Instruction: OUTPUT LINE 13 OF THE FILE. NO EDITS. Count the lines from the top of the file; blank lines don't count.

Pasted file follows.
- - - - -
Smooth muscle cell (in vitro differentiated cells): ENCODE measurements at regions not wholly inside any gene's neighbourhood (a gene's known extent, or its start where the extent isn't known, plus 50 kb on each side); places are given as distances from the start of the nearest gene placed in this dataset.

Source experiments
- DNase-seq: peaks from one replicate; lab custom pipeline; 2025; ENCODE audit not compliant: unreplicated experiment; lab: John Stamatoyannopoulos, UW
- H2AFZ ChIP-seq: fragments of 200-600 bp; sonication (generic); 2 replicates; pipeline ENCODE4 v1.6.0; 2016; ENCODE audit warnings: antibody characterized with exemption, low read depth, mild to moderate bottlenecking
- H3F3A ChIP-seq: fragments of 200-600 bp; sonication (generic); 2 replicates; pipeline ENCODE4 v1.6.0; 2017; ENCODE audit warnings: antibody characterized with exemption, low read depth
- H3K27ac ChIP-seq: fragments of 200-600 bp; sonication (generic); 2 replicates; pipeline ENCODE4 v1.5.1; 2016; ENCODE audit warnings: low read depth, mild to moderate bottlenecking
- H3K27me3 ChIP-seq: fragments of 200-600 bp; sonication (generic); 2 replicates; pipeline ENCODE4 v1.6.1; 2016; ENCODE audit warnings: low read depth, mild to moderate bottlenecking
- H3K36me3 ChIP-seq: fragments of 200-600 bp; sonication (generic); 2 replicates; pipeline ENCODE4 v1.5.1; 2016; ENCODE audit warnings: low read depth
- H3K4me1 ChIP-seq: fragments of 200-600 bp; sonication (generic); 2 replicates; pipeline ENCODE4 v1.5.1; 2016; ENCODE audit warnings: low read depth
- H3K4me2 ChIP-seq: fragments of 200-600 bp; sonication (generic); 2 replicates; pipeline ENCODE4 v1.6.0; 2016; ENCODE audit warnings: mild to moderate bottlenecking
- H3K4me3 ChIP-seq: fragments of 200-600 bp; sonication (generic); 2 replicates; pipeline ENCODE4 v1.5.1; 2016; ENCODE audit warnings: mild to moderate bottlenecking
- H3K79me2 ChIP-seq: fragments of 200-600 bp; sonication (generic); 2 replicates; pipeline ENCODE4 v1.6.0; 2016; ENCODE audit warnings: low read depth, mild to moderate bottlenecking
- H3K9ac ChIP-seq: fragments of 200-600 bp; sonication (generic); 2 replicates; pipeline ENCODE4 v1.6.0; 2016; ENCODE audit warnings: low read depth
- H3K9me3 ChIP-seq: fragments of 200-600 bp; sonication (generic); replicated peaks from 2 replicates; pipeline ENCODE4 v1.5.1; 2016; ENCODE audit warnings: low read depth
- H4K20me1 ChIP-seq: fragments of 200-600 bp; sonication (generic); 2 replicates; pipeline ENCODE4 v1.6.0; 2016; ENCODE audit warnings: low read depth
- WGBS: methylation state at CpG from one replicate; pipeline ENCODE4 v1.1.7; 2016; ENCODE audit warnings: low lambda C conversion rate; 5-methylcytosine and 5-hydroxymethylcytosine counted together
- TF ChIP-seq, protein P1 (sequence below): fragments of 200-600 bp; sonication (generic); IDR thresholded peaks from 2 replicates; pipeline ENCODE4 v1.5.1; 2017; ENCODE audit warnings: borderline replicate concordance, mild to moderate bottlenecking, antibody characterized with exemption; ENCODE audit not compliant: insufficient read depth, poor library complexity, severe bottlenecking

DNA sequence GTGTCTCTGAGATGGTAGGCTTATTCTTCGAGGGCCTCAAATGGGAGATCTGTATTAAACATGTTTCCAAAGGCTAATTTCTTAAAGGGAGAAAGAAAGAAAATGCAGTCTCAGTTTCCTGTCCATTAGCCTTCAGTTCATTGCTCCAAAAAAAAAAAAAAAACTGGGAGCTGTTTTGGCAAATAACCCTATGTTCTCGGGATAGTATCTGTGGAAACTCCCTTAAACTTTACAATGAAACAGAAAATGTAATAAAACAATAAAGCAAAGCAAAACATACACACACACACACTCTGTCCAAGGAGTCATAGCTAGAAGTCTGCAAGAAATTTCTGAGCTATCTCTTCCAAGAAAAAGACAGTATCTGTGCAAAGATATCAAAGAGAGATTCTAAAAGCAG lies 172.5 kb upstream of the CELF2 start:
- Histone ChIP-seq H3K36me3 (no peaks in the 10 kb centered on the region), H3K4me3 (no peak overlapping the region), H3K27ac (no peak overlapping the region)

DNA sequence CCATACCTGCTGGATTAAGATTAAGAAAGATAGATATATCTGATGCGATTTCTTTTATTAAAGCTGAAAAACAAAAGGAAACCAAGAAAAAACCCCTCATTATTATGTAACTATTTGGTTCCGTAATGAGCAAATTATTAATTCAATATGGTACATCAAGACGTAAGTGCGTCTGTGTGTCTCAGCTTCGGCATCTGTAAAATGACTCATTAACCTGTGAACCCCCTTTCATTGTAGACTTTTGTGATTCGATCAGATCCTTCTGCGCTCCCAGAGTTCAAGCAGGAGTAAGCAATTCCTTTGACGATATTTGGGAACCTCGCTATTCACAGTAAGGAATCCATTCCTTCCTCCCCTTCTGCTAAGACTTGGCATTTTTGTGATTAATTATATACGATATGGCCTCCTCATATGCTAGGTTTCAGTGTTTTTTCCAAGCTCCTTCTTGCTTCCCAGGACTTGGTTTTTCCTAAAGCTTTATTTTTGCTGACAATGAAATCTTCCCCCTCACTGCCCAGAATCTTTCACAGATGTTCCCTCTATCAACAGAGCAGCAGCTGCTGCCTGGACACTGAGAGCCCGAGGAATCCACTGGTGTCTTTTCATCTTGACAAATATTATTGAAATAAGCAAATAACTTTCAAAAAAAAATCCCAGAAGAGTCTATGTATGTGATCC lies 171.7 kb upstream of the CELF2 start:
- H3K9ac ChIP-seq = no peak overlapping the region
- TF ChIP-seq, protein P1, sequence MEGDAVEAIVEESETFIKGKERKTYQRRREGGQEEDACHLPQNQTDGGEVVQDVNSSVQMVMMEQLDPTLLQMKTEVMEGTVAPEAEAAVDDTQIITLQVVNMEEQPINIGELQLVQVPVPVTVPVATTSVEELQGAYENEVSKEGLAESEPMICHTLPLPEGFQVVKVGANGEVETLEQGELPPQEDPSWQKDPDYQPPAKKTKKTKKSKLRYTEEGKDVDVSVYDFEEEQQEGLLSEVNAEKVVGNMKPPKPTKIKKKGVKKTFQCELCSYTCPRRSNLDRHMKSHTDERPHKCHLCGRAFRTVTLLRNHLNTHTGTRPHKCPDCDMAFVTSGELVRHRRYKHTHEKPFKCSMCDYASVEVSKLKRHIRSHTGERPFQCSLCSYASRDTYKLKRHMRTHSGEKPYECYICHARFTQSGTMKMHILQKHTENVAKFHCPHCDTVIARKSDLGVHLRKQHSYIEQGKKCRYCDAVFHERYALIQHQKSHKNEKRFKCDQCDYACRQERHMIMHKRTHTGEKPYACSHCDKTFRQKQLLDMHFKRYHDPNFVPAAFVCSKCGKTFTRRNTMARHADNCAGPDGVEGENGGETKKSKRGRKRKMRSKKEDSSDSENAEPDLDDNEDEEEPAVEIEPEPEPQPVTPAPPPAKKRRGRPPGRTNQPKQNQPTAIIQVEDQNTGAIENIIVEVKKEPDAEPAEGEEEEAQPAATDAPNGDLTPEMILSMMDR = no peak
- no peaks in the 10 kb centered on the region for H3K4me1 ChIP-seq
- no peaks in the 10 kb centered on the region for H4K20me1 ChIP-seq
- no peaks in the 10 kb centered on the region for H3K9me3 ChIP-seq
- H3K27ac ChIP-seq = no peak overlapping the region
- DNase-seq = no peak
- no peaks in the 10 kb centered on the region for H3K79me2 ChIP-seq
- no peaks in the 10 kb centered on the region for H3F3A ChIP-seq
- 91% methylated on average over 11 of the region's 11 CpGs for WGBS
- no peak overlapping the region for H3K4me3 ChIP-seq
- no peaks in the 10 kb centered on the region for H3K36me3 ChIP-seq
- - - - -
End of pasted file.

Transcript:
- H3K9ac ChIP-seq: fragments of 200-600 bp; sonication (generic); 2 replicates; pipeline ENCODE4 v1.6.0; 2016; ENCODE audit warnings: low read depth